Studying cell fate, axial patterning & morphogenesis with Gastruloids
The exterior of all vertebrates is bilaterally symmetric, but their interior is highly asymmetrical in both the positioning and the anatomy of internal organs such as the heart, viscera, lungs, gut and brain. The patterning process that leads to this left-right (LR) asymmetry is highly conserved, with the same positional bias in structures such as the heart and visceral organs observed from amphibians to birds and mammals. In humans, failure to correctly specify the asymmetrical placement (situs) and orientation of the different organs leads to a number of pathologies and severe birth defects such as heterotaxia, situs inversus, right/left isomerism, and congenital heart defects. Therefore, in addition to its central biological importance, understanding the origin and regulation of asymmetric patterning has clear biomedical implications.
Despite a vast number of studies into the regulation of LR patterning, the precise mechanisms generating this asymmetry are still subject to debate. Furthermore, the only current methods available to study these events involve the use of forward or reverse genetics in animal models. Although these have been used to great effect, they are difficult to manipulate, expensive and require large numbers of animals to ensure proper statistical power.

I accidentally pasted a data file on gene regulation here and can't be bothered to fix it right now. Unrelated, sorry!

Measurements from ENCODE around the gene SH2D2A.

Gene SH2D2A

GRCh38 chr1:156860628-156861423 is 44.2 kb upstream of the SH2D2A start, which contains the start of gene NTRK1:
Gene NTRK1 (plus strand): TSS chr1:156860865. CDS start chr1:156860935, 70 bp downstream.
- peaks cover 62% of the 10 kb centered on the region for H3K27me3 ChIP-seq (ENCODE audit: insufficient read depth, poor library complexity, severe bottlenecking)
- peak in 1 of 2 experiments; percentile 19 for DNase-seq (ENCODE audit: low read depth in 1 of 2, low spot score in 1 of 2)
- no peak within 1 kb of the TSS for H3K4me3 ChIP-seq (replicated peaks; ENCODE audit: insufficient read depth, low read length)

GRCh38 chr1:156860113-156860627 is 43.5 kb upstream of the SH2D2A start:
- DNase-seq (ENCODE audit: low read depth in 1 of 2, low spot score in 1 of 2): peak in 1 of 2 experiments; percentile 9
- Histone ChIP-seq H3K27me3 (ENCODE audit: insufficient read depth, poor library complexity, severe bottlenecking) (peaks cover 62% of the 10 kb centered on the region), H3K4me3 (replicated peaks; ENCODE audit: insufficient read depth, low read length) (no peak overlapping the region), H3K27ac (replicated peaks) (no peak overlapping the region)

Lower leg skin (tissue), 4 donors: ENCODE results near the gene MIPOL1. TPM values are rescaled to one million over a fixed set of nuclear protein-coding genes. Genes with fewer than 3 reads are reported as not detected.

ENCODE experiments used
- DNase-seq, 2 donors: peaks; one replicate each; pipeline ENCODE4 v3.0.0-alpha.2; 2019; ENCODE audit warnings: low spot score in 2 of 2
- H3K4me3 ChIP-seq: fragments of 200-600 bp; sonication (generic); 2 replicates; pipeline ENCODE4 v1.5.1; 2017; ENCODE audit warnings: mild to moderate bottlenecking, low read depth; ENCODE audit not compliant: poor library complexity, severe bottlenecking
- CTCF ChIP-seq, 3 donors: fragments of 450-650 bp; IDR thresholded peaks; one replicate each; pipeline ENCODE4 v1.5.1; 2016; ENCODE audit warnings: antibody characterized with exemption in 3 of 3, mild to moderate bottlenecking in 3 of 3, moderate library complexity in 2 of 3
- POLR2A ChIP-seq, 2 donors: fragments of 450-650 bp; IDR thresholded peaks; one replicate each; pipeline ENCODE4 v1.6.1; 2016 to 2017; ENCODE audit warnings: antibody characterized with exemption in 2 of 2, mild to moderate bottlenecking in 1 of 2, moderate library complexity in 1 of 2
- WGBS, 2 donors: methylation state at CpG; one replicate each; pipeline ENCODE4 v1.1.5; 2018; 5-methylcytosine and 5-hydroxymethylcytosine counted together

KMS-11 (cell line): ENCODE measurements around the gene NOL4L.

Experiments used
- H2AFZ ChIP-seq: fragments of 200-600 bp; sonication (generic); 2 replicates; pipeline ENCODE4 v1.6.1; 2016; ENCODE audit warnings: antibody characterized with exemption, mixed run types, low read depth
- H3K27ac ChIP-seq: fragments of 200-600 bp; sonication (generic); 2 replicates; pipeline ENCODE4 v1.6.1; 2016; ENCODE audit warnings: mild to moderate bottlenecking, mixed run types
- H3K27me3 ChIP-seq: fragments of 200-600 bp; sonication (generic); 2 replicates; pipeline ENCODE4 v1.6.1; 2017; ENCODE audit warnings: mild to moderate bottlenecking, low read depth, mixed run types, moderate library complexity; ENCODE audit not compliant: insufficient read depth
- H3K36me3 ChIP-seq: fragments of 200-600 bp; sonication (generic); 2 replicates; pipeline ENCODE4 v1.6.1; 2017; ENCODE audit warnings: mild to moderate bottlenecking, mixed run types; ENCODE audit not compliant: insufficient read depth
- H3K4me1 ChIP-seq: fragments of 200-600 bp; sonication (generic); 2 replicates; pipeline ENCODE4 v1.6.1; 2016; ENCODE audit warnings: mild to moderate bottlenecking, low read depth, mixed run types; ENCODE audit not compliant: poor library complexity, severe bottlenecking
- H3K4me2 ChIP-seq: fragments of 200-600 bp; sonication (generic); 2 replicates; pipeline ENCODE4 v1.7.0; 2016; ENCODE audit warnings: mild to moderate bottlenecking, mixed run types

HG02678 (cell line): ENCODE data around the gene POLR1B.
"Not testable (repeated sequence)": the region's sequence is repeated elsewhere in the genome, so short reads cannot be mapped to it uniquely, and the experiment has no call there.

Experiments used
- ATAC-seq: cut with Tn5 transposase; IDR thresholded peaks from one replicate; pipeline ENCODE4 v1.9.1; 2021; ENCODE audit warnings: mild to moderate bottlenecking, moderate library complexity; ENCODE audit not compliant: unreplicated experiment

We are taking an alternative approach to study the mechanisms of LR asymmetry by using a novel technique called Gasturloids. Gastruloids ('Embryonic Organoids) are 3D aggregates of mouse embryonic stem cells (mESCs) that, over time, develop axial organisation and display gastrulation-like movements that mimic events in embryos. Gastruloids generate all embryonic axes (anteroposterior, dorsoventral, mediolateral), and develop bilateral asymmetry, similar to LR-asymmetry. This patterning is associated with a Node-like structure that is dependent on Nodal signalling, as in the embryo.
This opens up a unique experimental system to study the molecular mechanisms associated with the emergence of LR asymmetry in the mammalian embryo as well as a system for the study of genes and disease states. Such an experimental system allows experiments to be performed which are otherwise difficult to accomplish in embryos and since it is a tissue-culture based assay, it has the added benefit of replacing, reducing and refining the requirement for animal-based studies.